Although I have singled out Bos and Frey here, I don’t mean to suggest that they are uniquely blind to the racial justice issues that are addressed by the Working Families Agenda. Instead, their perspective — one that assumes that low-wage hourly jobs are filled by young people who are temporarily working in these positions while they prepare for their middle class adult lives — is the norm. In media coverage, the Working Families Agenda has been presented as a battle between small restaurants and the mayor’s office. On this narrative, there are small restaurant businesses that treat their employees “like family” and resent the implication that they take advantage of their employees. Furthermore, the narrative goes, the changes mandated in the Working Families Agenda would likely put them out of business. But this narrative is flawed.

The vast majority of the workers who would be protected by the Working Families Agenda are not working in small restaurants. They are working for large corporations. They are the people who clean the department stores and offices after hours. They are the people who care for our elderly. They are working retail in big-box stores throughout the Twin Cities. They are employed by Target, by Macy’s, by McDonald’s, and by exploitative temping services that have a long history of acting unethically towards their workers. Right now, we are ignoring the fact that the jobs held up as examples of why the protections offered by the Working Families Agenda either can’t work or aren’t needed are only a tiny portion of low-wage jobs. They are also the most likely to be filled by young white people, rather than people of color.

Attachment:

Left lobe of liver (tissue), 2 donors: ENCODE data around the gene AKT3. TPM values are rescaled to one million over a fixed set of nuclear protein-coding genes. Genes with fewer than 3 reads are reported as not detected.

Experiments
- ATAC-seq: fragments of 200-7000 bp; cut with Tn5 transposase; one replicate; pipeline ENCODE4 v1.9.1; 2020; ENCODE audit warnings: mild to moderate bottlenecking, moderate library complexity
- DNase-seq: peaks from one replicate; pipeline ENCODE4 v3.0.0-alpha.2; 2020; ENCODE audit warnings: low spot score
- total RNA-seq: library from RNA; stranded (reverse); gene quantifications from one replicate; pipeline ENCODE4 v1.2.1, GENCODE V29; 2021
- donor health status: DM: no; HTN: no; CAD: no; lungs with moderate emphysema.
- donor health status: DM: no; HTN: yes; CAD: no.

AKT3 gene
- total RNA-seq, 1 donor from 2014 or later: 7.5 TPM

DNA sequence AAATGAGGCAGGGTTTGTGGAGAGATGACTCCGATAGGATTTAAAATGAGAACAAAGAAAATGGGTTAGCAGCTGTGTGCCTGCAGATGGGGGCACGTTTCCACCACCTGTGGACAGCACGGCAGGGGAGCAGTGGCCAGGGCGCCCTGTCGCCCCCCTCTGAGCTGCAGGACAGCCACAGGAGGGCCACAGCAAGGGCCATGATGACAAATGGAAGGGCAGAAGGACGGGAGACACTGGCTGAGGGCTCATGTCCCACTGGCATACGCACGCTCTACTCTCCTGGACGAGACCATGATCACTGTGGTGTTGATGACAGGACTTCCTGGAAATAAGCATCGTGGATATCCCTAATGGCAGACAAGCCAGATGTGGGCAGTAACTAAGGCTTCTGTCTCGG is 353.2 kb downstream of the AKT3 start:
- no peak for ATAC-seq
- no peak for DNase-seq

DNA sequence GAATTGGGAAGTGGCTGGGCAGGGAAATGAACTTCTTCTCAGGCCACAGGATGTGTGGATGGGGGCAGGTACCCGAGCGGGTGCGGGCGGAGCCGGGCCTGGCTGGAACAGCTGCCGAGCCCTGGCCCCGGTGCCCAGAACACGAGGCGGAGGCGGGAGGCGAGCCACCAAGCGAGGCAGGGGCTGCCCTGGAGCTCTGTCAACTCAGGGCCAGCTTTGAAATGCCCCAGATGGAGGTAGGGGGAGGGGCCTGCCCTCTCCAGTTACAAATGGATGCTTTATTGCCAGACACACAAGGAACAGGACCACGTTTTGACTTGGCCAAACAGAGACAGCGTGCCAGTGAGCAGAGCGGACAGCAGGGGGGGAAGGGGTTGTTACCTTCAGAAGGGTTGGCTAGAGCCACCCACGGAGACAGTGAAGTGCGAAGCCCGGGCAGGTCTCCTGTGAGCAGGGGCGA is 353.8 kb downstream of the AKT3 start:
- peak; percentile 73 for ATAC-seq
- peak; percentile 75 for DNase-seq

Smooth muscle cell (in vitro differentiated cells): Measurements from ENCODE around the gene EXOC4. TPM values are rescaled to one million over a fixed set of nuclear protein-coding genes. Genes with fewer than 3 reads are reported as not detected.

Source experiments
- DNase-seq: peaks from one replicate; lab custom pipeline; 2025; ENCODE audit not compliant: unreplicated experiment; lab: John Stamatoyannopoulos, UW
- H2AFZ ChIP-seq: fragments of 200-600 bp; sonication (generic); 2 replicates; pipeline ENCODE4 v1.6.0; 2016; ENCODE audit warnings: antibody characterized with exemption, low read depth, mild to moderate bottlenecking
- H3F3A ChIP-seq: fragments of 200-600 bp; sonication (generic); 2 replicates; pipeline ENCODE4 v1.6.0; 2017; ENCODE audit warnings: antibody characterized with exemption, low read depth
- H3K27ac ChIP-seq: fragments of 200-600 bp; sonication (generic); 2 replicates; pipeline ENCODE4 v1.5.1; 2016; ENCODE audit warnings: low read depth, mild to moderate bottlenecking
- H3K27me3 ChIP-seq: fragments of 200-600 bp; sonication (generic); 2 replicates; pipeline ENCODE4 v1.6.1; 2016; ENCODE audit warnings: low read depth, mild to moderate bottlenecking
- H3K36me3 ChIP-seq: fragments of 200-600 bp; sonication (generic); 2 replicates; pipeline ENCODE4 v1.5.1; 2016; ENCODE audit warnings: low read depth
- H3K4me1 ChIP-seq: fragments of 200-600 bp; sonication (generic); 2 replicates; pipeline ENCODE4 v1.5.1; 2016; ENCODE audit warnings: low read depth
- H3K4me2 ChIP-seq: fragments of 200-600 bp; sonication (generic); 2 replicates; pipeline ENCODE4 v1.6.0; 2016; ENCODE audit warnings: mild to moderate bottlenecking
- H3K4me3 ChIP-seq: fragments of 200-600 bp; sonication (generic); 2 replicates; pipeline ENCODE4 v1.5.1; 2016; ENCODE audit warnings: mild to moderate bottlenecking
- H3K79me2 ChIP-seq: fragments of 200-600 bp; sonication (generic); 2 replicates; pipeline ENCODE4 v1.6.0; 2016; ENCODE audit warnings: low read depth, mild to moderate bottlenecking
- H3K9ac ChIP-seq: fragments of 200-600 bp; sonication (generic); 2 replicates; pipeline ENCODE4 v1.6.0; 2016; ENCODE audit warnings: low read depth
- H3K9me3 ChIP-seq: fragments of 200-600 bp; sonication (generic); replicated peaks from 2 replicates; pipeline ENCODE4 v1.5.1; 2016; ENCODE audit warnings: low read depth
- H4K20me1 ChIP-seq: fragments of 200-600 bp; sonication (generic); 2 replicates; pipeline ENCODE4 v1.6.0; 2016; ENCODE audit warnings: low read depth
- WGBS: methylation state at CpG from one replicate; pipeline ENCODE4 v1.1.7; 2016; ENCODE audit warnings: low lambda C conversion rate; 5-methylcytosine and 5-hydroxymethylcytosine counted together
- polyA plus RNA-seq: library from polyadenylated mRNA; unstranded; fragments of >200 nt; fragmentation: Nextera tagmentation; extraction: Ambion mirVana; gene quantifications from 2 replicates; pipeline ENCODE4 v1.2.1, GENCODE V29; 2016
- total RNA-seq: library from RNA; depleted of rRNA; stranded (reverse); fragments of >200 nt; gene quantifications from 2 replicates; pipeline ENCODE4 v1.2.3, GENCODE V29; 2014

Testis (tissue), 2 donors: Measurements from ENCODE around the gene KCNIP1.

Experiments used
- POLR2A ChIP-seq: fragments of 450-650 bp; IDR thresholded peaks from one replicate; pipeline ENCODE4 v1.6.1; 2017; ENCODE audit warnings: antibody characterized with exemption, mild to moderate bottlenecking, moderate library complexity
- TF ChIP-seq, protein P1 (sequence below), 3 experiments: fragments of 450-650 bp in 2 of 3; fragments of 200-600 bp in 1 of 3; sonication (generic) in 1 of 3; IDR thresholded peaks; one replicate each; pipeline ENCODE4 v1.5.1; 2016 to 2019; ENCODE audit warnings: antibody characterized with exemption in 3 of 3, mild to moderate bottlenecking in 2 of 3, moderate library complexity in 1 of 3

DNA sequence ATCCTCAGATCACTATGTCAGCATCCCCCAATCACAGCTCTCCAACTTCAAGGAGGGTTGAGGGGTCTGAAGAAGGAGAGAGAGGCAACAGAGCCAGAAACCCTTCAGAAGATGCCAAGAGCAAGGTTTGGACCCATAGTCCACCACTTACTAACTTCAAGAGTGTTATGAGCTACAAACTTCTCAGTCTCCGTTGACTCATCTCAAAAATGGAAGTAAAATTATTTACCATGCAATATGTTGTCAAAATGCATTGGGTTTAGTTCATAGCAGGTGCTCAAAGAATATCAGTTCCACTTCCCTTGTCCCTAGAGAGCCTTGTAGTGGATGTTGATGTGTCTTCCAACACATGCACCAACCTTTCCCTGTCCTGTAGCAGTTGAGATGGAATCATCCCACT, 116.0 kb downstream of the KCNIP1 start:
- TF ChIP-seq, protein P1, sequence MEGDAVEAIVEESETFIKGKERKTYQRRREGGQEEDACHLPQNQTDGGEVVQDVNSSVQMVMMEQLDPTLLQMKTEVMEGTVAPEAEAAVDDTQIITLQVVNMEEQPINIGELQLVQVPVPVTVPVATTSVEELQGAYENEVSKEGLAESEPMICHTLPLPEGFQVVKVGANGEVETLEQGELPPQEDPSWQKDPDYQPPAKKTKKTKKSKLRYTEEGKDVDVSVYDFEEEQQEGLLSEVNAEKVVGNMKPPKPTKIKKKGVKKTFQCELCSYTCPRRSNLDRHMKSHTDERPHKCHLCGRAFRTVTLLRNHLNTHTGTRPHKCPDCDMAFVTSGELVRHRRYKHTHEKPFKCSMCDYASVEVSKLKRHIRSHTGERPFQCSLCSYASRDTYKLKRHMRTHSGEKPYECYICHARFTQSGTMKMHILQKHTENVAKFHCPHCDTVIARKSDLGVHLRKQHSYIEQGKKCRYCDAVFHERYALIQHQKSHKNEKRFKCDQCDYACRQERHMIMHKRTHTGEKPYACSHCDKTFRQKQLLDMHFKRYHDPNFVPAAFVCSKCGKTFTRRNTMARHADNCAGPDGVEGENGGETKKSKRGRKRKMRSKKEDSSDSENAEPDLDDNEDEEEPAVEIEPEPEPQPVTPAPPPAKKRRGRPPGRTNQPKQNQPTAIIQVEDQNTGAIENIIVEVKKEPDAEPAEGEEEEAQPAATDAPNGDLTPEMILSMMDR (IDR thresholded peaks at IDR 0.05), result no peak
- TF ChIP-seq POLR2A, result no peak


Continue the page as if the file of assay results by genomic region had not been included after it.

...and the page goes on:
In our public discourse around the Working Families Agenda, the voices of low-income workers of color have been largely ignored. Black workers have been rendered invisible. The racial justice concerns that are centrally important to the Working Families Agenda have been pushed aside. We have prioritized the desires of more privileged groups who temporarily work in low-wage jobs for wine and cookies over the needs of community members for whom these jobs pay for rent, groceries, and utilities. Minneapolis has a choice to make: Are we going to continue to myopically pursue policies that create apartheid conditions, or will we learn how to see black workers, how to hear their stories, and extend the benefits of the Minneapolis Miracle to all of our neighbors?

Kathleen Cole, Ph.D., is a political science professor in the Social Science Department at Metropolitan State University. Her views do not necessarily represent the views of her employer.


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Comments (8)

  1. Submitted by Thomas Dickinson on 10/28/2015 - 10:01 am.

    Thank you for this

    Thank you for showing me the [mostly] invisible part and framing it so compassionately. The word “security” informs so much of what constitutes our behavior in the world, but disappears when we talk about the insecurity of our own neighbors. It should be a matter of civic pride to make sure everyone feels secure. The Working Families Agenda is the rare comprehensive program that directly addresses that.

  2. Submitted by Michael Hess on 10/28/2015 - 10:06 am.


    The author has reduced the issue to one purely of race. This shows the same or greater level of myopia she cites media and politicians for, as in her mind they are exclusively focusing on working situations that do not matter to her, the “tiny portion” of impacted jobs held by “young white people”.

    Since this small business setting is so unimportant, why won’t WFA proponents recommend real changes to the act to focus on the jobs they care about – larger employers, big box, large corporations – instead of putting it on every employer and employee relationship in the city?